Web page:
Integrate Distributed Data Grids With Database Servers

 
 
By William L. Bain  |  Posted 2010-02-02 Email Print this article Print
 
 
 
 
 
 
 


Step No. 2: Integrate the distributed data grid with database servers as part of an overall storage strategy

Of course, distributed data grids are used to complement and not replace database servers, which are the authoritative repositories for transactional data and long-term storage.

For example, in an e-commerce Website, a distributed data grid would hold shopping carts to efficiently handle a large workload of online shopping traffic. Meanwhile, a back-end database server would store completed transactions, inventory and customer records.

The key to integrating a distributed data grid into an enterprise application's overall storage strategy is to carefully separate application code used for business logic from other code used for data access. Distributed data grids naturally fit into business logic, which usually manages data as objects. This code is also where rapid access to data is needed, and that's where distributed data grids provide the greatest benefit. In contrast, the data access layer typically focuses on converting objects into a relational form (or vice versa) for storage in database servers.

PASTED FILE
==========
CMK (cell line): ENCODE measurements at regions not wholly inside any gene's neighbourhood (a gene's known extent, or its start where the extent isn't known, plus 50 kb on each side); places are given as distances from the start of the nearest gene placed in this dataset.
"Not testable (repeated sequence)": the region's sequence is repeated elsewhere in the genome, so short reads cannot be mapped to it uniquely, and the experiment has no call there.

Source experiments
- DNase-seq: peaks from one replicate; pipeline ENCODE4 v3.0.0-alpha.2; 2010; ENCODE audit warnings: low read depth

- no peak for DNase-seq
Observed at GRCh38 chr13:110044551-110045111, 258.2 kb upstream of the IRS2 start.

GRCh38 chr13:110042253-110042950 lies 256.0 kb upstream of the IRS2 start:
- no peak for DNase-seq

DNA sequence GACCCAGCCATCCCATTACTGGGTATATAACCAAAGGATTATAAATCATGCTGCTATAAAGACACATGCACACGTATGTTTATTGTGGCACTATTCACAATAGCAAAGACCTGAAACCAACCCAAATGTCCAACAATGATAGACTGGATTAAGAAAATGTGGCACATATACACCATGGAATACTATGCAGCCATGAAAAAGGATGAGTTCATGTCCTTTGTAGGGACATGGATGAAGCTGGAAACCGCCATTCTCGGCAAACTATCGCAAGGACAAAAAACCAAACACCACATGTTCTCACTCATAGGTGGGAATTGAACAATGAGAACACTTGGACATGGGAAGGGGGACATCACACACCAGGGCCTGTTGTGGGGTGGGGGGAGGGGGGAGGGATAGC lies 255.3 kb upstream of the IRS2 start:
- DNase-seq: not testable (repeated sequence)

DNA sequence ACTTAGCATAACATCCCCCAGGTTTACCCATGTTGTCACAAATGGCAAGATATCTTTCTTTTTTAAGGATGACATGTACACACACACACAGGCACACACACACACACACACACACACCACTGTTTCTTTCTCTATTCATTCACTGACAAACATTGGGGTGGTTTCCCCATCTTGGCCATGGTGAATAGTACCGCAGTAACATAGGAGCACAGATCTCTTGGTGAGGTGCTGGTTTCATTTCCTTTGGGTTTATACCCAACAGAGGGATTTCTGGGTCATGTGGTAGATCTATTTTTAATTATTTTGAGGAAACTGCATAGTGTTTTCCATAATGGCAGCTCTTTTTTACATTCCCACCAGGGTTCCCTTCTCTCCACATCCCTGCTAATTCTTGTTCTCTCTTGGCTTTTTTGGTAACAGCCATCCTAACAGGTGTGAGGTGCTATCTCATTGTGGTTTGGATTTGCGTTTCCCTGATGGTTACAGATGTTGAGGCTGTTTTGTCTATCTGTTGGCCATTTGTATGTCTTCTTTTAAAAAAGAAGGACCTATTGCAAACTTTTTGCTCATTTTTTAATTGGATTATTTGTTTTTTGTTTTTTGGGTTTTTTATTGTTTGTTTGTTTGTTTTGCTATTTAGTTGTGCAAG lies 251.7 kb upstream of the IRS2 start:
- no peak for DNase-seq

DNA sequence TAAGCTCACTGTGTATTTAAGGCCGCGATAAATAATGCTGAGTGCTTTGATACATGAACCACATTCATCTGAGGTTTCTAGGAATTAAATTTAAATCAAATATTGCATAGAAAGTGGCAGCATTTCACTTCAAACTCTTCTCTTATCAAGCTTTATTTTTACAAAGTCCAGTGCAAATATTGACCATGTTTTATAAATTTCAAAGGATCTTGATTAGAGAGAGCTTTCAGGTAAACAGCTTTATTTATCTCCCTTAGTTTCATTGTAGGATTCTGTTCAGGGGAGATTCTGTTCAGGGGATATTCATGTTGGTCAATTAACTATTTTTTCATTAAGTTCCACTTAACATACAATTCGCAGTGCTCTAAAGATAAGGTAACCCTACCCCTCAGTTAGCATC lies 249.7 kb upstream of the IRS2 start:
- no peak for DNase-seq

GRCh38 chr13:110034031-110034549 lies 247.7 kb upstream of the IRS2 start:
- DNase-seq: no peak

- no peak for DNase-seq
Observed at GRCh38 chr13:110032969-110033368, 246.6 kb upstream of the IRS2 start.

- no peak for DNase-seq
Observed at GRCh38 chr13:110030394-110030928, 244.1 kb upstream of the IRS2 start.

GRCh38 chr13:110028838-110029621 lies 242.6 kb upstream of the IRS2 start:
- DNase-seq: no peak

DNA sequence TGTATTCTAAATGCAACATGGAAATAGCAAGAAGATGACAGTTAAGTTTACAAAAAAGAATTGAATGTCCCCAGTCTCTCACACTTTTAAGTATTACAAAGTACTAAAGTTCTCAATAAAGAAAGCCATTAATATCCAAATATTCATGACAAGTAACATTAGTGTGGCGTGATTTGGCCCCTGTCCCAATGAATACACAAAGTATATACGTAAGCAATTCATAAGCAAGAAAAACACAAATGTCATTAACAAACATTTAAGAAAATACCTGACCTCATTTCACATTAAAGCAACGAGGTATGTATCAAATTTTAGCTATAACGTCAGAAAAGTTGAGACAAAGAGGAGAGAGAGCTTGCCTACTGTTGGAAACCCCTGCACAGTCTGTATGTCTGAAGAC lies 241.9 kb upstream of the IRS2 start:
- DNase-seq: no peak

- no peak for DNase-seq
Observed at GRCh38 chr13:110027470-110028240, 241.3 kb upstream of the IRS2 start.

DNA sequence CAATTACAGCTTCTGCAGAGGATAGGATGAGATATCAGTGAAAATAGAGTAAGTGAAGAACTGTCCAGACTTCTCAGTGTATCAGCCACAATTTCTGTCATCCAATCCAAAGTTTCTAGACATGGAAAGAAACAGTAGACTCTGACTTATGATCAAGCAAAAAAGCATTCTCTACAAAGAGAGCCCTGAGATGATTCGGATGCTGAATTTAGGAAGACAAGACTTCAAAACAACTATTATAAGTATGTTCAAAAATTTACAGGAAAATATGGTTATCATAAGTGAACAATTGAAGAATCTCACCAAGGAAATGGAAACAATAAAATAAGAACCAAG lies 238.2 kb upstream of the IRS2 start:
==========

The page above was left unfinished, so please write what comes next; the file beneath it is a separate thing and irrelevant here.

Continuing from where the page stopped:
Interestingly, a distributed data grid can be integrated with a database server so that it can automatically access data from the database server if it's missing from the distributed data grid. This is very useful for certain types of data such as product or customer information (which is kept in the database server and just retrieved when needed by the application). However, most types of fast-changing, business logic data can be kept solely in a distributed data grid and never be written out to a database server.




 
 
 
 
William L. Bain is founder and CEO of ScaleOut Software. He founded the company in 2003. He has worked at Bell Labs research, Intel and Microsoft. Bill founded and ran three startup companies prior to joining Microsoft. In the most recent company (Valence Research), he developed a distributed Web load balancing software solution that was acquired by Microsoft and is now called Network Load Balancing within the Windows Server operating system. William holds several patents in computer architecture and distributed computing. As a member of the screening committee for the Seattle-based Alliance of Angels, William is actively involved in entrepreneurship and the angel community. He has a PhD in Electrical Engineering/Parallel Computing from Rice University. He can be reached at wbain@scaleoutsoftware.com.
 
 
 
 
 
 
 

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